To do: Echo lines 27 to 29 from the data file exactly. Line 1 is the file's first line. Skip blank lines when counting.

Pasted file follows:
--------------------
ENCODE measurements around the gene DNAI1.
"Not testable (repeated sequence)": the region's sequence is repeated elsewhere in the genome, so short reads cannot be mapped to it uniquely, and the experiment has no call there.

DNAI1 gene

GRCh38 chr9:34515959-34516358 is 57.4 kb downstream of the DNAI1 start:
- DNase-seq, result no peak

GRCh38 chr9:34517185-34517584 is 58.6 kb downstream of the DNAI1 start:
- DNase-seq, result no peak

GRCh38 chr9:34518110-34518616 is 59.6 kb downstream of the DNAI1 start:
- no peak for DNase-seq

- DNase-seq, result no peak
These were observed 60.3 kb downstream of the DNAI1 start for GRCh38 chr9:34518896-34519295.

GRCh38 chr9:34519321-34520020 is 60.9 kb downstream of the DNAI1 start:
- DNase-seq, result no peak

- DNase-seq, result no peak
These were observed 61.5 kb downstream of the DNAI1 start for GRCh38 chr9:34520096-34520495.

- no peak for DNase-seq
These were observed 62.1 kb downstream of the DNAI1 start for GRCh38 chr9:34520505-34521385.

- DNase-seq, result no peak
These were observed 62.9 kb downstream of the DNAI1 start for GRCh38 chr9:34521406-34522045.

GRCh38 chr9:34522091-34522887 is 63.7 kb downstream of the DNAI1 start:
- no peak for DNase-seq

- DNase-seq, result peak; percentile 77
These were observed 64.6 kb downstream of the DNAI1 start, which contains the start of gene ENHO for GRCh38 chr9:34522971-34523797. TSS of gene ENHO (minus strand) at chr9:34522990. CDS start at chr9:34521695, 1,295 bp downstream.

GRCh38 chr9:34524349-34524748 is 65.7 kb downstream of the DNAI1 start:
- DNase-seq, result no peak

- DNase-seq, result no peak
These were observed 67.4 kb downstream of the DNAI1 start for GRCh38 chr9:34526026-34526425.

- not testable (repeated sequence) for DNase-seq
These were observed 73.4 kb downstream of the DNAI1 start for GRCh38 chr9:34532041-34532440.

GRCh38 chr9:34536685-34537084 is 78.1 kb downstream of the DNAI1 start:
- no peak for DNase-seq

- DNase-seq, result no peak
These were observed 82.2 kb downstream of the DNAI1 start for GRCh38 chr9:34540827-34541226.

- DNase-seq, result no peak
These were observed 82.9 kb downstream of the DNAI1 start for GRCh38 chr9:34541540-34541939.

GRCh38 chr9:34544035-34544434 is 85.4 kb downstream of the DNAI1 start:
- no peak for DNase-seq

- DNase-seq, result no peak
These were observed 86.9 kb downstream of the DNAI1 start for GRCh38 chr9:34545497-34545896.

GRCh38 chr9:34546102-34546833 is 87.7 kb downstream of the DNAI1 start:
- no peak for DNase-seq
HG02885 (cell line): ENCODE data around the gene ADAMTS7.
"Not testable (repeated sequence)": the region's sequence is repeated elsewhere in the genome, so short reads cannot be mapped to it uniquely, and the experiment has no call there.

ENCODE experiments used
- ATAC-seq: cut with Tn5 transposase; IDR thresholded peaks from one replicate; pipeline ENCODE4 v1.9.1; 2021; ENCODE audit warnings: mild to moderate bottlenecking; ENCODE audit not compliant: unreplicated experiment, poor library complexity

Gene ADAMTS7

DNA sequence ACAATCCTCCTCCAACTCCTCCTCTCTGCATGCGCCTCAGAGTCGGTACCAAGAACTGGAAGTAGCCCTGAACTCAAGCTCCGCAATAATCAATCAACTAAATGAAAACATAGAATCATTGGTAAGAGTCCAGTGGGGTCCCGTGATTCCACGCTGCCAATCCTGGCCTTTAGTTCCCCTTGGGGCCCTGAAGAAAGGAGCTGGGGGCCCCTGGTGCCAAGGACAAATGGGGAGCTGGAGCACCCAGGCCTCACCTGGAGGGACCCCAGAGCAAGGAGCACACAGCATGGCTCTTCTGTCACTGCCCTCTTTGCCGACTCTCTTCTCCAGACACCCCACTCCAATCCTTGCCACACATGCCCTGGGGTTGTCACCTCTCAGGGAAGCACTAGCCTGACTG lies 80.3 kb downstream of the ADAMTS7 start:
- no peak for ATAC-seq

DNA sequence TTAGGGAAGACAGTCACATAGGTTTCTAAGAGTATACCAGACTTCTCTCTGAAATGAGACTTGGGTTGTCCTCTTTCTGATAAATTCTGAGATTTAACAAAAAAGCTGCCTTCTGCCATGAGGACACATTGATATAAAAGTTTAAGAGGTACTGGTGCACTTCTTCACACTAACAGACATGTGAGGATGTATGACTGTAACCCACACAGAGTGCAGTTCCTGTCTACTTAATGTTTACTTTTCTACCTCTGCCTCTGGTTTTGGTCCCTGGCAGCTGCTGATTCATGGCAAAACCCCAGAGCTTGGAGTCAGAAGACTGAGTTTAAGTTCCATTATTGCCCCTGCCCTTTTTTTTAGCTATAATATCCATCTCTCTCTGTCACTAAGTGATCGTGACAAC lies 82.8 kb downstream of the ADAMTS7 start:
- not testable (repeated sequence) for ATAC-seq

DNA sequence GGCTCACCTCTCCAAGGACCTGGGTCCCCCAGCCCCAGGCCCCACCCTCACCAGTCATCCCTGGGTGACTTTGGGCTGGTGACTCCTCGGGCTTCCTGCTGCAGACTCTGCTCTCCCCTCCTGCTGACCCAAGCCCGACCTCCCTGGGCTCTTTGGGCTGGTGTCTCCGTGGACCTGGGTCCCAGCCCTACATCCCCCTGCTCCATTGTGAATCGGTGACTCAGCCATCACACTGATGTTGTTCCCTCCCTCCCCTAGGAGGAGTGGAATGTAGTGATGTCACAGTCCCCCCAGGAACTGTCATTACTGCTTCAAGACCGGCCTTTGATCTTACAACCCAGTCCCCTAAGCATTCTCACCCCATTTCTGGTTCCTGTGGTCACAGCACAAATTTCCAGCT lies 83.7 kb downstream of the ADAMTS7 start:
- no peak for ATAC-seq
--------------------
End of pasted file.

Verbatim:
These were observed 67.4 kb downstream of the DNAI1 start for GRCh38 chr9:34526026-34526425.

- not testable (repeated sequence) for DNase-seq
These were observed 73.4 kb downstream of the DNAI1 start for GRCh38 chr9:34532041-34532440.